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Using Hit Rates to Test for Racial Bias in Law Enforcement: Vehicle Searches in Wichita

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  • Nicola Persico

    ()
    (Department of Economics, University of Pennsylvania)

  • Petra Todd

    ()
    (Department of Economics, University of Pennsylvania)

Abstract

This paper considers the use of outcomes-based tests for detecting racial bias in the context of police searches of motor vehicles. It shows that the test proposed in Knowles, Persico and Todd (2001) can also be applied in a more general environment where police officers are heterogenous in their tastes for discrimination and in their costs of search and motorists are heterogeneous in their benefits and costs from criminal behavior. We characterize the police and motorist decision problems in a game theoretic framework and establish properties of the equilibrium. We also extend of the model to the case where drivers’ characteristics are mutable in the sense that drivers can adapt some of their characteristics to reduce the probability of being monitored. After developing the theory that justifies the application of outcomes-based tests, we apply the tests to data on police searches of motor vehicles gathered by the Wichita Police department. The empirical findings are consistent with the notion that police in Wichita choose their search strategies to maximize successful searches, and not out of racial bias.

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File URL: http://economics.sas.upenn.edu/system/files/working-papers/05-004.pdf
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Bibliographic Info

Paper provided by Penn Institute for Economic Research, Department of Economics, University of Pennsylvania in its series PIER Working Paper Archive with number 05-004.

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Length: 32 pages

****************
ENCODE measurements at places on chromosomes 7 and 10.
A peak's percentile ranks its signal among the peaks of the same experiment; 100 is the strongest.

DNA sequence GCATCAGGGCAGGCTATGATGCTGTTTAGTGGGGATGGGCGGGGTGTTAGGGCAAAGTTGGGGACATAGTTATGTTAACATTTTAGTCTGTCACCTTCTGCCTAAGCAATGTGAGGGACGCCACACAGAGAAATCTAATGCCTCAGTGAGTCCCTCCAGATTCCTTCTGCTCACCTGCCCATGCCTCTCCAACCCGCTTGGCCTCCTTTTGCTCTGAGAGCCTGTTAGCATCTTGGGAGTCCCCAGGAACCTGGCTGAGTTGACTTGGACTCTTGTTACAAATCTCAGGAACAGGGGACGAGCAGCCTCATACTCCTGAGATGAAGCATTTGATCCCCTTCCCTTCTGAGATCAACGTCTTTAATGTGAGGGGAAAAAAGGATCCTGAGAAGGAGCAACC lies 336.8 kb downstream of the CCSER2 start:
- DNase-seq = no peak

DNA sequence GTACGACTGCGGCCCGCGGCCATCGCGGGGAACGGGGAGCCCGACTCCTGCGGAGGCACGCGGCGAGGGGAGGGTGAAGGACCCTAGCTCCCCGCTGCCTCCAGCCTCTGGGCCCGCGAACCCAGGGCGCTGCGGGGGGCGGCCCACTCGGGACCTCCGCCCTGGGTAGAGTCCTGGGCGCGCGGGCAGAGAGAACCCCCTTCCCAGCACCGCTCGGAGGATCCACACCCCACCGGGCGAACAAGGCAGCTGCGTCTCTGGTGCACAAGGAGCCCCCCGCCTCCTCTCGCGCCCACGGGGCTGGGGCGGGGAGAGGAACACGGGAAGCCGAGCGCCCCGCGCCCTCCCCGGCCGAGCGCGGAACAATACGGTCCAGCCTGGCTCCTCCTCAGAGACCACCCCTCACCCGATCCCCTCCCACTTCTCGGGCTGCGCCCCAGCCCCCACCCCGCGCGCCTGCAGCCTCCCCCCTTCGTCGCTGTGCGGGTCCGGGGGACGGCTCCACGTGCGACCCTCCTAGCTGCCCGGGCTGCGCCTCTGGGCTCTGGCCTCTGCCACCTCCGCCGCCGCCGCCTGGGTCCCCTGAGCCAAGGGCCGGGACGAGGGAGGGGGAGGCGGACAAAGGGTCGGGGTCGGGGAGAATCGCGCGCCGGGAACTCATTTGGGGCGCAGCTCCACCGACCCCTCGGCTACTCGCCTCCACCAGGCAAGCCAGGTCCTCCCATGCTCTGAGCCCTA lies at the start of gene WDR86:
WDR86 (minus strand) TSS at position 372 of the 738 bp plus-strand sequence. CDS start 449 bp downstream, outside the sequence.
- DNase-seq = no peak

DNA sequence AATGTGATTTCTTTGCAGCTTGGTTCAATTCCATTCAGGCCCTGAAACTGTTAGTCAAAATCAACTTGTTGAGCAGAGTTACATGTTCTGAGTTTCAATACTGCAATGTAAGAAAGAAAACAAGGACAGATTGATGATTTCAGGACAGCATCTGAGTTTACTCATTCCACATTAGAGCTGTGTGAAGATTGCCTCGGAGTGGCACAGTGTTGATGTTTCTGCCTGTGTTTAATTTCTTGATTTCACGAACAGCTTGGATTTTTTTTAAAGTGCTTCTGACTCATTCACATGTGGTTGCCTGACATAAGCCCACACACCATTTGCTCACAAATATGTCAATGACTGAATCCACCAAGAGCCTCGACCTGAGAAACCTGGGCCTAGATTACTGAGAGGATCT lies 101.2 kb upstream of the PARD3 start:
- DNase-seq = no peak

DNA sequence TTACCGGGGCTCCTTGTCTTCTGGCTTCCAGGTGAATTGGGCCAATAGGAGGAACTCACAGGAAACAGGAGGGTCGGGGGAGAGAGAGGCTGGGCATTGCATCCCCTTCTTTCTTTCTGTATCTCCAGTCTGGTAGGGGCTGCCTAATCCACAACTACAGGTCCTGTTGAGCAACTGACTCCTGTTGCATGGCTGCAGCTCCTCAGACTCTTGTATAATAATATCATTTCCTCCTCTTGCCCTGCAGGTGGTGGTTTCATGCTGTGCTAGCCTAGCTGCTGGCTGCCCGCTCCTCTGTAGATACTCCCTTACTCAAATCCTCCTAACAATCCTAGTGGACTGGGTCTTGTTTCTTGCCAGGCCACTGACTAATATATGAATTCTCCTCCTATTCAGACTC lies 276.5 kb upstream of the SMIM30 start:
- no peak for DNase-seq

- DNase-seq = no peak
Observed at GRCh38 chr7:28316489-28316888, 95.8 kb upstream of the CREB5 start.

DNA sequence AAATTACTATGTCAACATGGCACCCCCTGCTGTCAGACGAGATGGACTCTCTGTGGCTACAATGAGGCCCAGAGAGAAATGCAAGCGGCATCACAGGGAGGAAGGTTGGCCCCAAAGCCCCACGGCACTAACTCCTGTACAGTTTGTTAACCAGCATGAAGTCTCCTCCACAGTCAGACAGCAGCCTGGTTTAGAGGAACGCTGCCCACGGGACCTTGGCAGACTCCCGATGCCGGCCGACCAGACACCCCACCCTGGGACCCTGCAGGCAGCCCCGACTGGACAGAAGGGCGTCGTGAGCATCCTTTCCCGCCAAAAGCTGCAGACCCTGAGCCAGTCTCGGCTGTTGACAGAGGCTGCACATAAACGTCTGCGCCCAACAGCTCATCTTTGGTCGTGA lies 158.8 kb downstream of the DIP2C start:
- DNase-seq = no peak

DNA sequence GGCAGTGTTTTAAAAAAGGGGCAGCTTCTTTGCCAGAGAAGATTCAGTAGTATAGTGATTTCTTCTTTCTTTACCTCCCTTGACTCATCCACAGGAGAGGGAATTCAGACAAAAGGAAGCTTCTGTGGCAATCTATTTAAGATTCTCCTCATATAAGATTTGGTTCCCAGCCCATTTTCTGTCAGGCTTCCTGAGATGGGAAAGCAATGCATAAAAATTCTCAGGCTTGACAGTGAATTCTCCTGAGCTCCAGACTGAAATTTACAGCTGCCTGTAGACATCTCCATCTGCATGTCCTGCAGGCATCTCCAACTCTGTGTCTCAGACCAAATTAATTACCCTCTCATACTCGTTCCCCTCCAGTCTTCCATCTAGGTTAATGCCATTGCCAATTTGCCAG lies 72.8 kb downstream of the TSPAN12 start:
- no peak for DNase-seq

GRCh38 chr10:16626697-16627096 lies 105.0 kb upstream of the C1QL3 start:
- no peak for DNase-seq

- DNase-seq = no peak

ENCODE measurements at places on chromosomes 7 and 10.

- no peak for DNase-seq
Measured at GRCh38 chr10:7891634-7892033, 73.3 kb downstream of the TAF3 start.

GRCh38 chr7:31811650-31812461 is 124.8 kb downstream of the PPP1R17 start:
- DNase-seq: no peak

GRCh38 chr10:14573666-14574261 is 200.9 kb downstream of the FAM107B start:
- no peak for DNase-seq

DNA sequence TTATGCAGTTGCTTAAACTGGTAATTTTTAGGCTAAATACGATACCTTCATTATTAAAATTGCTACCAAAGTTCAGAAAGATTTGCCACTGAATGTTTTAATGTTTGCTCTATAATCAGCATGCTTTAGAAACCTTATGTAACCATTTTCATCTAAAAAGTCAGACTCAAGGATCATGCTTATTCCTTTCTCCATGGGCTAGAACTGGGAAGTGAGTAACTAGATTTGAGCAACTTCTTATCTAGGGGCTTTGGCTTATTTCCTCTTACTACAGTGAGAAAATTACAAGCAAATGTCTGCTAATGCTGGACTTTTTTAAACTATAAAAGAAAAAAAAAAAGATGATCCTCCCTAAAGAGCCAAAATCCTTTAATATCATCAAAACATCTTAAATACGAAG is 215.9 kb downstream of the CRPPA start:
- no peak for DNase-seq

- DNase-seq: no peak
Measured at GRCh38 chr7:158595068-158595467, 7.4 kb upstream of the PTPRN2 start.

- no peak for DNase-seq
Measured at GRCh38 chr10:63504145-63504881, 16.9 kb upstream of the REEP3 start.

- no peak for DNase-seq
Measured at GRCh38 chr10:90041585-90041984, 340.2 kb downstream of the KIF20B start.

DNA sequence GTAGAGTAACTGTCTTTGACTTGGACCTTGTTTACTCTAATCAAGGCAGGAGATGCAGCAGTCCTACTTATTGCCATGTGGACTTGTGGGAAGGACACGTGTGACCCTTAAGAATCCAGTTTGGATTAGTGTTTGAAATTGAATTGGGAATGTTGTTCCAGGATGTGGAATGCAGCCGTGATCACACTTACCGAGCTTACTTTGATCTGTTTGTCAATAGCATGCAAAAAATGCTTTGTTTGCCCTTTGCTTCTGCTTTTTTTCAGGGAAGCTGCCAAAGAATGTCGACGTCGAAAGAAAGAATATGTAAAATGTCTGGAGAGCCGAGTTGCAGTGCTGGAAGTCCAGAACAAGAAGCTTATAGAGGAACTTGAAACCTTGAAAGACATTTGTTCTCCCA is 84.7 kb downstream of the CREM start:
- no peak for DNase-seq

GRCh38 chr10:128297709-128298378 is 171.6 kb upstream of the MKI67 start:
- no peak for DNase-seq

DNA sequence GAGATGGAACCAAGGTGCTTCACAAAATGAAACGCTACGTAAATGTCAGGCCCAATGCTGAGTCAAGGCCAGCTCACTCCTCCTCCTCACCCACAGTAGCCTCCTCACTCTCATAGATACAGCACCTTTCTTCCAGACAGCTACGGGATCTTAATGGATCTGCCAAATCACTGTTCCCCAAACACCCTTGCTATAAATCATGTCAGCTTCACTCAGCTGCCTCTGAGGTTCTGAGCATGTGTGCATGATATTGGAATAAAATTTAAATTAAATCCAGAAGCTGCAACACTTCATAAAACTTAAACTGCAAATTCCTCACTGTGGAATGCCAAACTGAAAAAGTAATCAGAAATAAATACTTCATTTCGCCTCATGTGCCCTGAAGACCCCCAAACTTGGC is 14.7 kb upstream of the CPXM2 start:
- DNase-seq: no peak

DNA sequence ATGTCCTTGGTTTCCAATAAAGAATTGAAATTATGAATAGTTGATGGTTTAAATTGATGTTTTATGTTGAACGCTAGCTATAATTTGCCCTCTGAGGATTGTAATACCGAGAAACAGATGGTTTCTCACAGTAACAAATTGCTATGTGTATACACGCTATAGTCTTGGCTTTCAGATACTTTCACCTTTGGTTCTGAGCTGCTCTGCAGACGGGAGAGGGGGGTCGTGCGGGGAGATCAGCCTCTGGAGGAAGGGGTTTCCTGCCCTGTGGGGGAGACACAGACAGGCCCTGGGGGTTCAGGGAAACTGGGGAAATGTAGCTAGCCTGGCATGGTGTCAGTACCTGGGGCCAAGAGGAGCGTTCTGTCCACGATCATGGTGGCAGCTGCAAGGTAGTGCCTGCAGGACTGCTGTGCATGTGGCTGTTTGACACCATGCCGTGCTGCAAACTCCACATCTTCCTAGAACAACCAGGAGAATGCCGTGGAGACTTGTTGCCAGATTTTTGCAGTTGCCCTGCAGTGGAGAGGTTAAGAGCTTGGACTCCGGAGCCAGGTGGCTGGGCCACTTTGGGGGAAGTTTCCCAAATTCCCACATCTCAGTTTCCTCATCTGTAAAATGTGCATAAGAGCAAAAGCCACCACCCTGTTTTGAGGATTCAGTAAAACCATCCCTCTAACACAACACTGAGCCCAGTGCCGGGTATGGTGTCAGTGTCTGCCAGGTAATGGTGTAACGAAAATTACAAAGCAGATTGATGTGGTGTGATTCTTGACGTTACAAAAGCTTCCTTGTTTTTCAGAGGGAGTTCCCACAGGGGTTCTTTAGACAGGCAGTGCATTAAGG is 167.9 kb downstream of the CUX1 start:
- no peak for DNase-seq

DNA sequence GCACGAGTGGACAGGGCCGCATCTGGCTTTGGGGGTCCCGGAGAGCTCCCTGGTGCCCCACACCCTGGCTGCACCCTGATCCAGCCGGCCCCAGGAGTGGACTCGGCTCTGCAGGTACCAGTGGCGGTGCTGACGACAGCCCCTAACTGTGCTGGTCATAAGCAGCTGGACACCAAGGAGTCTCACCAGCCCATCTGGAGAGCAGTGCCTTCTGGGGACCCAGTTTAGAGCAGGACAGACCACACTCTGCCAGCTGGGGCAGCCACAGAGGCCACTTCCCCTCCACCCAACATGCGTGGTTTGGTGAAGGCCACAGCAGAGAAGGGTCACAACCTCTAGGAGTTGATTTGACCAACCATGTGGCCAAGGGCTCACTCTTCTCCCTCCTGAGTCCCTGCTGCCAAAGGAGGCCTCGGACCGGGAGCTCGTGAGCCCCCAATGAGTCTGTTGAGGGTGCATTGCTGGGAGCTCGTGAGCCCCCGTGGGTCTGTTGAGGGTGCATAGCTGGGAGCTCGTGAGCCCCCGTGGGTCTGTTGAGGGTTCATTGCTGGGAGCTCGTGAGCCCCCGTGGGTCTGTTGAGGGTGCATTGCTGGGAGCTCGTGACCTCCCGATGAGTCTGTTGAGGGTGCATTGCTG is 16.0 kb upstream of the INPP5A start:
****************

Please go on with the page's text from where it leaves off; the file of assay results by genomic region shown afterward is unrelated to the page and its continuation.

Date of creation: 12 Jan 2005
Date of revision:
Handle: RePEc:pen:papers:05-004

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Keywords: Racial Profiling; Crime; Police; Wichita;

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References

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  1. Dhammika Dharmapala & Stephen L. Ross, 2003. "Racial Bias in Motor Vehicle Searches: Additional Theory and Evidence," Working papers, University of Connecticut, Department of Economics 2003-12, University of Connecticut, Department of Economics, revised Dec 2003.
  2. Shamena Anwar & Hanming Fang, 2004. "An Alternative Test of Racial Prejudice in Motor Vehicle Searches: Theory and Evidence," Cowles Foundation Discussion Papers, Cowles Foundation for Research in Economics, Yale University 1464, Cowles Foundation for Research in Economics, Yale University.
  3. Charles F. Manski, 2006. "Search Profiling With Partial Knowledge of Deterrence," Economic Journal, Royal Economic Society, Royal Economic Society, vol. 116(515), pages F385-F401, November.
  4. John Knowles & Nicola Persico & Petra Todd, 1999. "Racial Bias in Motor Vehicle Searches: Theory and Evidence," NBER Working Papers 7449, National Bureau of Economic Research, Inc.
  5. Kate L. Antonovics & Brian G. Knight, 2004. "A New Look at Racial Profiling: Evidence from the Boston Police Department," NBER Working Papers 10634, National Bureau of Economic Research, Inc.
  6. Nicola Persico, 2002. "Racial Profiling, Fairness, and Effectiveness of Policing," American Economic Review, American Economic Association, American Economic Association, vol. 92(5), pages 1472-1497, December.
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Citations

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Cited by:
  1. Charles F. Manski, 2005. "Search Profiling with Partial Knowledge of Deterrence," NBER Working Papers 11848, National Bureau of Economic Research, Inc.
  2. Shamena Anwar & Hanming Fang, 2006. "An Alternative Test of Racial Prejudice in Motor Vehicle Searches: Theory and Evidence," American Economic Review, American Economic Association, American Economic Association, vol. 96(1), pages 127-151, March.
  3. Mason, Patrick L., 2007. "Driving while black: do police pass the test?," MPRA Paper 11328, University Library of Munich, Germany.

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